101879 | GREAT BRITAIN, SPAIN & FRANCE. Battle of Toulon brass Medal.
101879 | GREAT BRITAIN, SPAIN & FRANCE. Battle of Toulon brass Medal. Issued 1744. Satirizing the British missteps off the coast of Toulon against the Spanish & French (38mm, 13.17 g, 5h).
Harbor scene with aspects denoted by the following letters — A: in background, ships under sail on sea to right; B: in foreground, human body suspended from gibbet (D) to left; C: in background, smaller ships under sail on sea to left; 1743|4 in exergue / Harbor scene with aspects denoted by the following letters — E: in background, fortified town under attack to right; F and G: in background, ships under sail right attacking town; H: in foreground, troops advancing left to right; I: in foreground, lion pouncing right upon cock.
MI 584/224; Eimer 582. Very Fine. Yellow-brown surfaces.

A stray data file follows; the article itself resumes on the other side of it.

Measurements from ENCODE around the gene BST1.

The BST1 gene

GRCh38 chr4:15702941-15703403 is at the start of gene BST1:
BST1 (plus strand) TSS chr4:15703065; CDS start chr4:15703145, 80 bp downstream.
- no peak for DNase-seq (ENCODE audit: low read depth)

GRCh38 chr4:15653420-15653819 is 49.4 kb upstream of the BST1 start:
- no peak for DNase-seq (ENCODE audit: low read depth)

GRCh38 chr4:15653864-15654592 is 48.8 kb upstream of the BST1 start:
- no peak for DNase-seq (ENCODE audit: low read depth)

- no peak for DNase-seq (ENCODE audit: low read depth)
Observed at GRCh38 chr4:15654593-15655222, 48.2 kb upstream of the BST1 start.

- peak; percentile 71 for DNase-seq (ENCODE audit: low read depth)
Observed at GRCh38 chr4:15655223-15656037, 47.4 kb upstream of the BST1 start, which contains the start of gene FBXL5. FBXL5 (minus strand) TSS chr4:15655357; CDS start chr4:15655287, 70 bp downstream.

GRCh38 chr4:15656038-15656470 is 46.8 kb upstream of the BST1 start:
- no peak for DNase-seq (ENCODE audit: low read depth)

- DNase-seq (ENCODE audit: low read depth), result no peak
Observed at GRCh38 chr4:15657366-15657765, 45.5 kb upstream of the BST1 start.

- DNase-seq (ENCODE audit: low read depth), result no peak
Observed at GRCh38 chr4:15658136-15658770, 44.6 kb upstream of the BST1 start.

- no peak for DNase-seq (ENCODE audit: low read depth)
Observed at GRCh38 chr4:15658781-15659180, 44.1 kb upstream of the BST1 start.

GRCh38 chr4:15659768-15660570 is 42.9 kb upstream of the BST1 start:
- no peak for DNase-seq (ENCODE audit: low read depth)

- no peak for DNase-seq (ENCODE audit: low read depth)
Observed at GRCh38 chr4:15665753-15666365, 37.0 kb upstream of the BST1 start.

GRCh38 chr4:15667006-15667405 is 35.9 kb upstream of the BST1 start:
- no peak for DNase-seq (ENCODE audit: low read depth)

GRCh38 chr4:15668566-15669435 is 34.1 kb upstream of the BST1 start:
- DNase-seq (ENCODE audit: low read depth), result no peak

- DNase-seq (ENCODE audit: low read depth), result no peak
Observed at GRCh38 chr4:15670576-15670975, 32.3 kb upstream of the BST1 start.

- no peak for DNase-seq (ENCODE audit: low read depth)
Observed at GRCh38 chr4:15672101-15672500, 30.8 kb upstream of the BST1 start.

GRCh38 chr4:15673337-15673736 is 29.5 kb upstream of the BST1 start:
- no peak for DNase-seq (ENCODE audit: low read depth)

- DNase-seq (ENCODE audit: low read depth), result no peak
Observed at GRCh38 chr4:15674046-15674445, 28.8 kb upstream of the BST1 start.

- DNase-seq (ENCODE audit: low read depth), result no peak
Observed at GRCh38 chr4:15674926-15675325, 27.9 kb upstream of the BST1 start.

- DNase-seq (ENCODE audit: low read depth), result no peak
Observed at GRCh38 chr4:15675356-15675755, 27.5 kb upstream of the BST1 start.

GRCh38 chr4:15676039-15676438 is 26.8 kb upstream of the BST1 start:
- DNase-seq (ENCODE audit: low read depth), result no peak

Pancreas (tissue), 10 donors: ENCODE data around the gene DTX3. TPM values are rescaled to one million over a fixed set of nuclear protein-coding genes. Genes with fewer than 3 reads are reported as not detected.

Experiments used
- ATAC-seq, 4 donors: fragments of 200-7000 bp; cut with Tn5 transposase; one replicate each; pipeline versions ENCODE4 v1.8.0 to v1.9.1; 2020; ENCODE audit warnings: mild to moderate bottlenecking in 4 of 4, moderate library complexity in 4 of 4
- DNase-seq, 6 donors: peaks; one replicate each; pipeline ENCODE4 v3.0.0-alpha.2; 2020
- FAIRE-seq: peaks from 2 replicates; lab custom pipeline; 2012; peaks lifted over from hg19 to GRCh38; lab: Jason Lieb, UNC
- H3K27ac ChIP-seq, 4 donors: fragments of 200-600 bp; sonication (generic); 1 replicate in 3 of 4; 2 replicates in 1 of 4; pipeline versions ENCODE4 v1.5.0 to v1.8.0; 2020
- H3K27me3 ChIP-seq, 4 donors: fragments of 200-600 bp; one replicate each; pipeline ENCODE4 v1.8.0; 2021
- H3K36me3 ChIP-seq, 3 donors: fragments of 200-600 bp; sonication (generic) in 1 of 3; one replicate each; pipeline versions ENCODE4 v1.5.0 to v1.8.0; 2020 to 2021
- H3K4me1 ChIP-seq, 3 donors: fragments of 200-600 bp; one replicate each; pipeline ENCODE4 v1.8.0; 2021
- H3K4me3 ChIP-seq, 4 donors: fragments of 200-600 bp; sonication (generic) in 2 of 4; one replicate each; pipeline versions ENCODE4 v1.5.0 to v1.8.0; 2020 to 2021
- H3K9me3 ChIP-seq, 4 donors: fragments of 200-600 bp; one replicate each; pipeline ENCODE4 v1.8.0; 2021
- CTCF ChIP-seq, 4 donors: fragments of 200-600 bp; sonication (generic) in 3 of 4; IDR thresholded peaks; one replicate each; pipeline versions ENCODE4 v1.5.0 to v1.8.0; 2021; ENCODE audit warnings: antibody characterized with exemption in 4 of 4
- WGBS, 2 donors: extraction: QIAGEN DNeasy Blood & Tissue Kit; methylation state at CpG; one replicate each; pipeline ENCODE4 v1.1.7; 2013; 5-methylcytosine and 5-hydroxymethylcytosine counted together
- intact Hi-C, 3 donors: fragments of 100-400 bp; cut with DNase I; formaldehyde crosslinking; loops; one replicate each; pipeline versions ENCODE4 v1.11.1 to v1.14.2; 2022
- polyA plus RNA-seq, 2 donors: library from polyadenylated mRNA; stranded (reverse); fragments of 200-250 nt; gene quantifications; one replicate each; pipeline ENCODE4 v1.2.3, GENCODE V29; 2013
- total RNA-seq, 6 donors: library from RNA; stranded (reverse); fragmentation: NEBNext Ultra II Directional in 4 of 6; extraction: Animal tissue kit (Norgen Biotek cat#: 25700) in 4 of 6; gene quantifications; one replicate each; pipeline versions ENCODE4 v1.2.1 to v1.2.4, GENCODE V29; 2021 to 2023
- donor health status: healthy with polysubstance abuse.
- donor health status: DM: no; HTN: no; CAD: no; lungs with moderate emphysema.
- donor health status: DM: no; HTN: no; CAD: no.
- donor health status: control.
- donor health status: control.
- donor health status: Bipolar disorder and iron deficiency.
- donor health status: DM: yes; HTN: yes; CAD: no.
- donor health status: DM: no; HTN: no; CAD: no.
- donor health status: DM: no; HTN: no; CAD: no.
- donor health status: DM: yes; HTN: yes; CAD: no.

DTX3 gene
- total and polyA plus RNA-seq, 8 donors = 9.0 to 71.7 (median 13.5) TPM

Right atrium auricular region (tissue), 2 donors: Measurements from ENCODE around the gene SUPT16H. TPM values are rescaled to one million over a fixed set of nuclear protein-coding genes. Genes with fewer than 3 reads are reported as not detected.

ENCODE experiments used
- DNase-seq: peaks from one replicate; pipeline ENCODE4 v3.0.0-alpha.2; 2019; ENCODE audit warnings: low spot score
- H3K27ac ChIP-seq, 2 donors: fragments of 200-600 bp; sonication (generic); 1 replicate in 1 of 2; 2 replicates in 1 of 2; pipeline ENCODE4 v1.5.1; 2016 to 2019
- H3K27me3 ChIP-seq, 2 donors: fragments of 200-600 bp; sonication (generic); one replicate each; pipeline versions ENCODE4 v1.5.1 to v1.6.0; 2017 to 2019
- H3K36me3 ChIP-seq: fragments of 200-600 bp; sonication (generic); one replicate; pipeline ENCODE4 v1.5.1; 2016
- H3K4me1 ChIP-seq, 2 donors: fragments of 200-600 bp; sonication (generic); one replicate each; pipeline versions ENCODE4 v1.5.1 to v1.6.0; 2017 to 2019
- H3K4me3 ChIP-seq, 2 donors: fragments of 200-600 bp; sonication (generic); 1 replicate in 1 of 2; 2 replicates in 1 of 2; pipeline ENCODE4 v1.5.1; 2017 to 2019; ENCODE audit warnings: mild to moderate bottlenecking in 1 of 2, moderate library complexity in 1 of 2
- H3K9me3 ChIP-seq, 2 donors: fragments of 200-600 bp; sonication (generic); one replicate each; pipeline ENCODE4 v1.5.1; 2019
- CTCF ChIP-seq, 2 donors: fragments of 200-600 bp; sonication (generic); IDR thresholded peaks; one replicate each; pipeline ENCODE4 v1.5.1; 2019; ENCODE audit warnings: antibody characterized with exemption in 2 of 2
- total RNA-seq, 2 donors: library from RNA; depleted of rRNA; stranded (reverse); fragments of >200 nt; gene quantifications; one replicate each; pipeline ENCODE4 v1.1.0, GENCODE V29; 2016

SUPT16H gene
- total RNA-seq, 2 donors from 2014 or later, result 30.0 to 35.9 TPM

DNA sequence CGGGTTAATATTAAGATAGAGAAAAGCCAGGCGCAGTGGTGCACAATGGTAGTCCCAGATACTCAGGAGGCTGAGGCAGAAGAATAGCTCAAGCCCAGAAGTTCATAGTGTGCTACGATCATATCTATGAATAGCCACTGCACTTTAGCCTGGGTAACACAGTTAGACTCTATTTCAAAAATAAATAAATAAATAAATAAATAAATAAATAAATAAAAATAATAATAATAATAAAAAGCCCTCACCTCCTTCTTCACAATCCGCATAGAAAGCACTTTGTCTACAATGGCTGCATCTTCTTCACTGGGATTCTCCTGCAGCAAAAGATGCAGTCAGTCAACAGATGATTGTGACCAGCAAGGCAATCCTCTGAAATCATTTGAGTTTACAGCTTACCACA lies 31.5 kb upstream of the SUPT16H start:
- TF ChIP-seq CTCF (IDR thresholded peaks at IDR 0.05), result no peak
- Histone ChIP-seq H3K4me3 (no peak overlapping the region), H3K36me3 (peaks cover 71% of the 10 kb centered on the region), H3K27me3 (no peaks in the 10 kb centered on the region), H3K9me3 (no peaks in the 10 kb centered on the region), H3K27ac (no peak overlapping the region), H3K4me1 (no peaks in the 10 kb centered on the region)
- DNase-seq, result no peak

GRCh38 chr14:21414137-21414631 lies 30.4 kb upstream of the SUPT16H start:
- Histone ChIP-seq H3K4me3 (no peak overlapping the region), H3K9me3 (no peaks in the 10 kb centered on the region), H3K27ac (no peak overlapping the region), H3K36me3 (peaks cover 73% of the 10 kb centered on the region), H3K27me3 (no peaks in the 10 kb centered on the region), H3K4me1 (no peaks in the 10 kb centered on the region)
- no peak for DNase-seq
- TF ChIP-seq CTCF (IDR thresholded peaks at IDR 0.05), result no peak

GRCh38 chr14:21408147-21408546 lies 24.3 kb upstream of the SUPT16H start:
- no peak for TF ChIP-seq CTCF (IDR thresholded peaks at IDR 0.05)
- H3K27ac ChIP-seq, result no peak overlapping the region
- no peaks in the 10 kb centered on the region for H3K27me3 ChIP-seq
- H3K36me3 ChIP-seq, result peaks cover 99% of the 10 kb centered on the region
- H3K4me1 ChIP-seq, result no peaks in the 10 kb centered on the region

Emanating from the War of Austrian Succession, the Battle of Toulon (off the coast of France) took place in the Mediterranean theater between Great Britain, France, and Spain. In the American theater, Britain and Spain had already been at war in the form of the War of Jenkins' Ear (with a later conflict—the French and Indian War—also deriving from the same issue). In the Mediterranean, the French joined the Spanish when an upper hand against the British revealed itself, with the latter not effectively pursuing the former two and thus losing an advantage—a result that was viewed natively in Britain as a fiasco. On this medal, the superiority of the British is indicated by the lion (Britain) pouncing upon the cock (France), but the figure hanging from the gibbet is likely (mockingly) one of the two British admirals (Mathews or Lestock). In any event, an intriguing, tongue-in-cheek, and somewhat macabre poke at contemporary British affairs.
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